The amazing toughness of Hexagonal Boron Nitride uncovered

Eniola Elizabeth Fase

Hexagonal boron nitride's remarkable toughness unmasked
A scanning electron microscope image shows branched cracks in a single crystal of 2D hexagonal boron nitride (h-BN). Experiments and computational modelling by Rice University and Nanyang Technological University showed h-BN lattice asymmetry allows cracks to follow branching paths, which effectively toughens the 2D material by making it more difficult for cracks to propagate. Credit: J. Lou/Rice University

The chemical formula h-BN stands for hexagonal boron nitride, a chemically and thermally resistant refractory compound of boron and nitrogen. It appears in a variety of crystalline forms that are isoelectronic to a carbon lattice with a comparable structure. Among the BN polymorphs, the hexagonal form equivalent to graphite is the most solid and soft and is hence utilized as a lubricant and cosmetic component.

The iron man of 2D materials, hexagonal boron nitride, is so resistant to shattering that it contradicts a millennium theoretical characterization engineers still use to measure toughness. Jun Lou of Rice University explained that what they discovered in hexagonal boron nitride is extraordinary and no one anticipated seeing this in 2D materials. That is what makes it so thrilling.

An overview of hexagonal boron nitride structures

Relationship Between Hexagonal Boron Nitride And Graphene

Lou compares the fracture toughness of h-BN to that of its more well-known relative graphene to demonstrate the significance of the finding. Graphene and h-BN are structurally nearly identical. Atoms are arranged in a flat lattice of connected hexagons in each of them. All of the atoms in graphene are carbon, but each hexagon in h-BN has three nitrogen and three boron atoms.

Graphene has the strongest carbon-carbon bonds in nature, making it the hardest material on the planet. However, there is a catch. Graphene’s performance can shift from amazing to poor if even a few atoms are out of place. And no material is defect-free in the real world, according to Lou, which is why fracture toughness — or resistance to crack propagation — is so critical in engineering: It specifies the maximum amount of abuse a real-world substance may take before failing.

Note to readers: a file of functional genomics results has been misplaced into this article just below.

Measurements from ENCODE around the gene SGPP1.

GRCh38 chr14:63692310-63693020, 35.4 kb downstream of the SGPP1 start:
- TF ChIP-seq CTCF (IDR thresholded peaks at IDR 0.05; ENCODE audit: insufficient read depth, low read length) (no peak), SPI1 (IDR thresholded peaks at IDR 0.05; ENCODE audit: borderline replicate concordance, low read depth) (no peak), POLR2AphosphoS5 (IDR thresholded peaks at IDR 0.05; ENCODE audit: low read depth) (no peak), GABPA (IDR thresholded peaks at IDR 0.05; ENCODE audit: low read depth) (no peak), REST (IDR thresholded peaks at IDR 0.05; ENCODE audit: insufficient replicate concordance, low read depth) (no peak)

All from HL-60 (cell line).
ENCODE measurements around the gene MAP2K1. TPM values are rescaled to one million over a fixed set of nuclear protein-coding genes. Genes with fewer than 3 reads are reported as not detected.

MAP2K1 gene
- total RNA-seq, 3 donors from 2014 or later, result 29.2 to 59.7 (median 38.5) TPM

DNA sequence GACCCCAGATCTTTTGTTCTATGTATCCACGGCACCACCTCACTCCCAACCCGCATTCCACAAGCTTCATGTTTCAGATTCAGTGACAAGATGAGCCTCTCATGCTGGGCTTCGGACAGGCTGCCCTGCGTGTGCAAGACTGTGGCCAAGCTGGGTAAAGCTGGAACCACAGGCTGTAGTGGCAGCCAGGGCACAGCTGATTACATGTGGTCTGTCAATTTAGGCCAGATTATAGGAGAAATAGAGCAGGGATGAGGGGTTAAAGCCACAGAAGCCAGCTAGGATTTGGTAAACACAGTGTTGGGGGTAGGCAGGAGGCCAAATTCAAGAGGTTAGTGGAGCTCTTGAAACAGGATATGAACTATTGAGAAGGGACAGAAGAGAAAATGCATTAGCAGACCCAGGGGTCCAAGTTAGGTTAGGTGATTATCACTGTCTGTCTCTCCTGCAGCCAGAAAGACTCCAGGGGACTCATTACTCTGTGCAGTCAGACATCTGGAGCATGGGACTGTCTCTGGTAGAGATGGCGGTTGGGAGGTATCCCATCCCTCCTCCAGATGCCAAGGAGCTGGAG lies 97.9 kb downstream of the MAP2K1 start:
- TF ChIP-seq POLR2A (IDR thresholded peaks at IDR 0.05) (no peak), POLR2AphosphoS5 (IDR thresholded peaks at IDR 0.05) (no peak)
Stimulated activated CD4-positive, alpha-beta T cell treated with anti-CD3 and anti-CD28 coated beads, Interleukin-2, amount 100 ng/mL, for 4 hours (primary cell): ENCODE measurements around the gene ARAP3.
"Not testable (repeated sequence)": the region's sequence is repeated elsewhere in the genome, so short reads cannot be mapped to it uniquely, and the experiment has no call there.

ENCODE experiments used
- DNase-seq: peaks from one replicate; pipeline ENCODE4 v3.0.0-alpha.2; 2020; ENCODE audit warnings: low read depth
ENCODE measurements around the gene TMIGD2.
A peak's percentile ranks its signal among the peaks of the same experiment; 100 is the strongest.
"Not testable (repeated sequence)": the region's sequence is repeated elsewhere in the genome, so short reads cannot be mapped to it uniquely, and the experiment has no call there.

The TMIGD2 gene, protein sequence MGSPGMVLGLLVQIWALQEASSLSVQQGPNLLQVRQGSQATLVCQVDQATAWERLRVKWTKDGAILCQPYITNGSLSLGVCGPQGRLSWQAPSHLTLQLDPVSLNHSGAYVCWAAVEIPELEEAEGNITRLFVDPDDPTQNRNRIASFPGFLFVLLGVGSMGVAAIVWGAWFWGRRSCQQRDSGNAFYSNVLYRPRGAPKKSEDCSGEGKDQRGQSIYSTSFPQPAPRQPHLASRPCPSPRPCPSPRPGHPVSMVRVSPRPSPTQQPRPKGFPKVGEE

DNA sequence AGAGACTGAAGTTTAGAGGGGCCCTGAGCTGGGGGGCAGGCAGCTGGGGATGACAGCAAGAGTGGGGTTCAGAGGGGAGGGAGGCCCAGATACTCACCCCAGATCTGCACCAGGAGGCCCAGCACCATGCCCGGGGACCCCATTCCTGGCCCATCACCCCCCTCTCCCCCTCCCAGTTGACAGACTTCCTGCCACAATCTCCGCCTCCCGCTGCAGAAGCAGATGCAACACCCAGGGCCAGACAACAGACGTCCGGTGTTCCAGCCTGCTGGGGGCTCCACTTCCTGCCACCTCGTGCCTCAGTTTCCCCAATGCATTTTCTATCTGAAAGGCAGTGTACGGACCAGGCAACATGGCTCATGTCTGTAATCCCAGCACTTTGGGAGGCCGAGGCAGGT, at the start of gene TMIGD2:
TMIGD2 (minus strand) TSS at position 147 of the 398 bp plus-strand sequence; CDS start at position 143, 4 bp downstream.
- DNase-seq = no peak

Graphene, in a nutshell, is fragile. A.A. Griffith, a British engineer, characterized the failure of brittle materials in seminal theoretical research on fracture mechanics published in 1921. Griffith’s research established a link between the size of a crack in a material and the force necessary to develop it. Griffith’s time-tested criterion could be explained by the fracture toughness of graphene, according to Lou’s 2014 study. Given its structural resemblance to graphene, h-BN was expected to be fragile as well.

That isn’t correct. The fracture resistance of hexagonal boron nitride is nearly ten times that of graphene, and the performance of h-BN in fracture testing was so unforeseen that it violated Griffith’s formula. Over 1,000 hours of testing in Lou’s lab at Rice University and similarly arduous theoretical work led by co-corresponding author Huajian Gao at Nanyang Technological University (NTU) in Singapore were required to show exactly how it operated and why.

What excited Gao about this research is that it reveals an underlying toughening mechanism in a material that is supposed to be brittle. Even Griffith couldn’t have predicted such significantly divergent fracture behaviors in two brittle materials with identical atomic structures.

The dramatically divergent material behaviors were traced back to minor asymmetries caused by h-BN possessing two components instead of one, according to Lou, Gao, and colleagues. Boron and nitrogen are completely different, so even though there is a hexagon, because of the asymmetric arrangement, it is not the same as the carbon hexagon (in graphene). This fact was stated by Lou.

The theoretical description is difficult, according to Lou, but the result is that cracks in h-BN tend to branch and turn. The point of the crack in graphene passes straight through the substance, like a zipper, opening bonds. However, the asymmetry of the lattice in h-BN causes a “bifurcation” where branches can develop.

“If the crack is branched, that means it’s turning,” Lou explained. According to him, If you have a turning crack, it effectively costs you more energy to push it further. So you’ve successfully toughened your material by making crack propagation considerably more difficult. His colleague, Goa explained that the intrinsic lattice asymmetry endows h-BN with a permanent tendency for a moving crack to branches off its path, like a skier who has lost her or his ability to maintain a balanced posture to move straight forward.

Hexagonal boron nitride Application

Heat resistance, dielectric qualities, and chemical stability enable hexagonal boron nitride to act as both an insulating layer and a supporting foundation between electronic components, making it a significant material for 2D electronics and other applications. The remarkable toughness of h-BN, according to Lou, could make it an attractive alternative for adding tear resistance to flexible electronics constructed of fragile 2D materials.

Lou explained that you need to make sure the material is mechanically resilient when you bend it around for this type of configuration. According to him, the fact that h-BN is fracture-resistant is fantastic news for the 2D electronic field as it means this material may be used as a very useful protective coating. The discoveries could potentially indicate a new way to make tough mechanical metamaterials using designed structural asymmetry.



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